Oped by Mayor JESSE ARREGUIN |PUBLISHED: December 11, 2019 at 6:10 a.m. | UPDATED: December 11, 2019
With Trump’s retreat from Paris accord, Berkeley’s mayor says cities and the state must lead the fight
Last month, 11,000 scientists signed onto a study that showed that not only is human-caused climate change real, but it has become a global emergency. Just reading the news shows a world being impacted daily by climate change. We’ve recently witnessed flooding in Venice and fires in Australia, while California underwent yet another red flag warning.
All of this is happening while the United States has begun the process to become the only country in the world to withdraw from the Paris Agreement, which is seen as a critical accord to prevent global temperatures rising above 2 degrees Celsius from pre-industrial levels. The agreement seeks to keep the increase below 1.5 degrees. Reaching a 2 degree increase would result in irreversible damage to Earth’s climate.
In a time when climate change can no longer be ignored, the current White House administration has chosen to do just that. This has placed the burden of addressing climate change on states and cities.
California is taking up that mantle and Berkeley has a long history of being an environmental stalwart. We were the first city to implement curbside recycling in the early 1970s and the first to eliminate Styrofoam in the 1980s. More recently, we made headlines by becoming the first city to ban the use of natural gas in new construction.
In 2009, we approved our Climate Action Plan, which calls for our city’s greenhouse gas emissions to be reduced by 80% below 2000 levels by 2050. Over the past decade, we have realized we need to go further. At last year’s Global Climate Action Summit, I pledged to make Berkeley carbon-neutral by 2050. This is in addition to other goals we have set, including achieving 100% renewable energy by 2035.
Despite advancements we are making to promote environmentally friendly policies, we know that one city alone cannot solve climate change. With that understanding, I have joined over 300 California elected officials in signing onto a letter calling on Gov. Gavin Newsom to do the following:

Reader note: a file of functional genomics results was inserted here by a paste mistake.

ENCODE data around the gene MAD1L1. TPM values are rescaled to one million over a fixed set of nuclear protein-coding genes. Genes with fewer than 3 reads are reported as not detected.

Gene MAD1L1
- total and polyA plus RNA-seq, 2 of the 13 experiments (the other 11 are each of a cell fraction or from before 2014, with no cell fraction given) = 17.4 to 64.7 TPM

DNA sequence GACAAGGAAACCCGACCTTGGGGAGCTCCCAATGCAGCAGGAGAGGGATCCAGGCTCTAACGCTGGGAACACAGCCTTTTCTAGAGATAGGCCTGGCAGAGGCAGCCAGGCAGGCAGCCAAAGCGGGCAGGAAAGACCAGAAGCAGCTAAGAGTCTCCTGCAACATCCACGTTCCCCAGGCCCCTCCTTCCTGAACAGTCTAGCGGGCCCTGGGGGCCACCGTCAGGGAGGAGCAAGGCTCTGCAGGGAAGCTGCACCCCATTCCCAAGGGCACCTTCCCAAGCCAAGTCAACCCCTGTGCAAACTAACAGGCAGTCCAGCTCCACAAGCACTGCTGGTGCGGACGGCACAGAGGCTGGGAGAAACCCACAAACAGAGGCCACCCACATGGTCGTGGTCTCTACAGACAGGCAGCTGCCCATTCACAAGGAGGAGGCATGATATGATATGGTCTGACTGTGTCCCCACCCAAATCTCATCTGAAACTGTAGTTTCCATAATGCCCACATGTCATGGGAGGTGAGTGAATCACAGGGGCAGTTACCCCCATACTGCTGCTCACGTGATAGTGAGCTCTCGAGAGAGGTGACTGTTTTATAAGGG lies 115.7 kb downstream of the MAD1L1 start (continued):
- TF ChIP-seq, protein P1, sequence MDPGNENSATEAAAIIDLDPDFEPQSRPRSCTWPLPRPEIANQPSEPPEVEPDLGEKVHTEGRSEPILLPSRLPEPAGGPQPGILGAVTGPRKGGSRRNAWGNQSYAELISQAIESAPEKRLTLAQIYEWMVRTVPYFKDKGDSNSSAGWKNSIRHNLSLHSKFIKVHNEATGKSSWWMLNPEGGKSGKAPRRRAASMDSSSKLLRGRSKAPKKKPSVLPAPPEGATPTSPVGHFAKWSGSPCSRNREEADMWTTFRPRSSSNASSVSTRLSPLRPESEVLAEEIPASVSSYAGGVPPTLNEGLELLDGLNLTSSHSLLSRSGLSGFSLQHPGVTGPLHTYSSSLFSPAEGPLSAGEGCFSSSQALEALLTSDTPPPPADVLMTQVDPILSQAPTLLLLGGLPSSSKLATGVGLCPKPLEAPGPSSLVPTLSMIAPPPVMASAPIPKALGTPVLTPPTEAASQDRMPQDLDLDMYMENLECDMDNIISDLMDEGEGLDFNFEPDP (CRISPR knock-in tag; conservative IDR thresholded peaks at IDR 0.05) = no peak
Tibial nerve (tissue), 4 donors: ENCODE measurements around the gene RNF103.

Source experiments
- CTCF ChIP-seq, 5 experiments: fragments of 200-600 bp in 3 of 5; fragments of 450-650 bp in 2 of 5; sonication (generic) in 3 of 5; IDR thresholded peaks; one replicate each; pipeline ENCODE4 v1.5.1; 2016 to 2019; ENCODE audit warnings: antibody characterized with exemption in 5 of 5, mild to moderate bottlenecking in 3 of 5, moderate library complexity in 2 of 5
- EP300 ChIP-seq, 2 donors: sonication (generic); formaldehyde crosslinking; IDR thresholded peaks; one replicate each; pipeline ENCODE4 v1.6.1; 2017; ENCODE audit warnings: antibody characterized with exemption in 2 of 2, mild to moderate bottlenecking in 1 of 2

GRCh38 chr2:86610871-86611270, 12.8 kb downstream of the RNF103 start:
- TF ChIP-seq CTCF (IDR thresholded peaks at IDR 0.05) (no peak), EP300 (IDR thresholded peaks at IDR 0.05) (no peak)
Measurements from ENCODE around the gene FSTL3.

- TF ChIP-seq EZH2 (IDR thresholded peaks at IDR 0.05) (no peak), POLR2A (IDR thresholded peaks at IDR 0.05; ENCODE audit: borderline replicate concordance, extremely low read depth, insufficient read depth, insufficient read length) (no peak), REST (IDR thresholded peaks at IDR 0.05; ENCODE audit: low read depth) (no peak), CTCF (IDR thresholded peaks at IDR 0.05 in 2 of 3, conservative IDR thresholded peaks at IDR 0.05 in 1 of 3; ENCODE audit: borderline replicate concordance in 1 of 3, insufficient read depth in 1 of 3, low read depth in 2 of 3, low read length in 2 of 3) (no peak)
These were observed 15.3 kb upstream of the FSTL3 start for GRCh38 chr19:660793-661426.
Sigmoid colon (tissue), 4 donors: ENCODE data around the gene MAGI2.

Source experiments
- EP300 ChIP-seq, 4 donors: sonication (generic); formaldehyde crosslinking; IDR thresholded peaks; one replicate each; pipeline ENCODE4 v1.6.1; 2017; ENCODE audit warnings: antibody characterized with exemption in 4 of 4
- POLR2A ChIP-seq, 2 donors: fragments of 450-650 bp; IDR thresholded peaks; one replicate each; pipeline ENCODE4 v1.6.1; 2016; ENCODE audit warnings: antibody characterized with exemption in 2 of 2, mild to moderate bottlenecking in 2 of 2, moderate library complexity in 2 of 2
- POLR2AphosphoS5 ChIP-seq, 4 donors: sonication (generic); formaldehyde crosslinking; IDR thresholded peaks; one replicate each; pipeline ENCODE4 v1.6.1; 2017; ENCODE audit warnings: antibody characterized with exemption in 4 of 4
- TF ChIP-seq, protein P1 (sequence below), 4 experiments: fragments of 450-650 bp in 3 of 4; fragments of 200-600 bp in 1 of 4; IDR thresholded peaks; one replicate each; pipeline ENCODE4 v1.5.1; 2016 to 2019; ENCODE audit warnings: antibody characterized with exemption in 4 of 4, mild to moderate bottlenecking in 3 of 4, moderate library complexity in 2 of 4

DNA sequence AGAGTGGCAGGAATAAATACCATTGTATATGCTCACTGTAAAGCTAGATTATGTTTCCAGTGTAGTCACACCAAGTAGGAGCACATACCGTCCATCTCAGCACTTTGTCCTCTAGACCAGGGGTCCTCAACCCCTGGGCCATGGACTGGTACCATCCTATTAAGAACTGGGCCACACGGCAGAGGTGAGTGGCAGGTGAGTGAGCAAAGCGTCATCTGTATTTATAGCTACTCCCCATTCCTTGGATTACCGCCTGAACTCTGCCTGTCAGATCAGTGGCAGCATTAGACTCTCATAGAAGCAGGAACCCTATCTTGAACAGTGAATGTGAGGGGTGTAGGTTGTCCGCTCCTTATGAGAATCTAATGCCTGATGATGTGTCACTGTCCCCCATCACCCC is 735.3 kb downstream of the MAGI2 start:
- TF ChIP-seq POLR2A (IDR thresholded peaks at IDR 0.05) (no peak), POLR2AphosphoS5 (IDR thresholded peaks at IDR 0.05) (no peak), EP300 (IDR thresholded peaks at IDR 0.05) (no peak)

• End the issuance of permits for new fossil fuel projects, including permits for new oil and gas wells, infrastructure for fossil fuels, and petrochemical projects in California.
• Design a swift, managed decline of all fossil fuel production, starting with a 2,500-foot human health and safety buffer zone around all homes, hospitals, schools, playgrounds and farms to protect public health and address the severe environmental injustice of production in low-income communities and communities of color.
• Commit the state to 100% clean, renewable energy in all sectors, starting with significant investments in disadvantaged communities and areas that are already suffering the most from the worst impacts of fossil fuel extraction and climate change.
This letter, initiated by Elected Officials to Protect California, is just one step we are taking to face the realities of climate change. These proposals are necessary to protect the livelihood of our state that is becoming increasingly susceptible to the impacts of climate change.
From increased drought to floods, rising sea levels and intense wildfires, all of us are at risk from the consequences of climate change. The reality is we can no longer continue our reliance on fossil fuels while claiming to support environmental policy. We must choose whether we will go down a path of environmental sustainability or environmental destruction.
The window of opportunity to adequately address climate change to ensure that our future generations live on a planet that is sustainable and resilient is quickly closing. The time for action is now.
Jesse Arreguin is mayor of Berkeley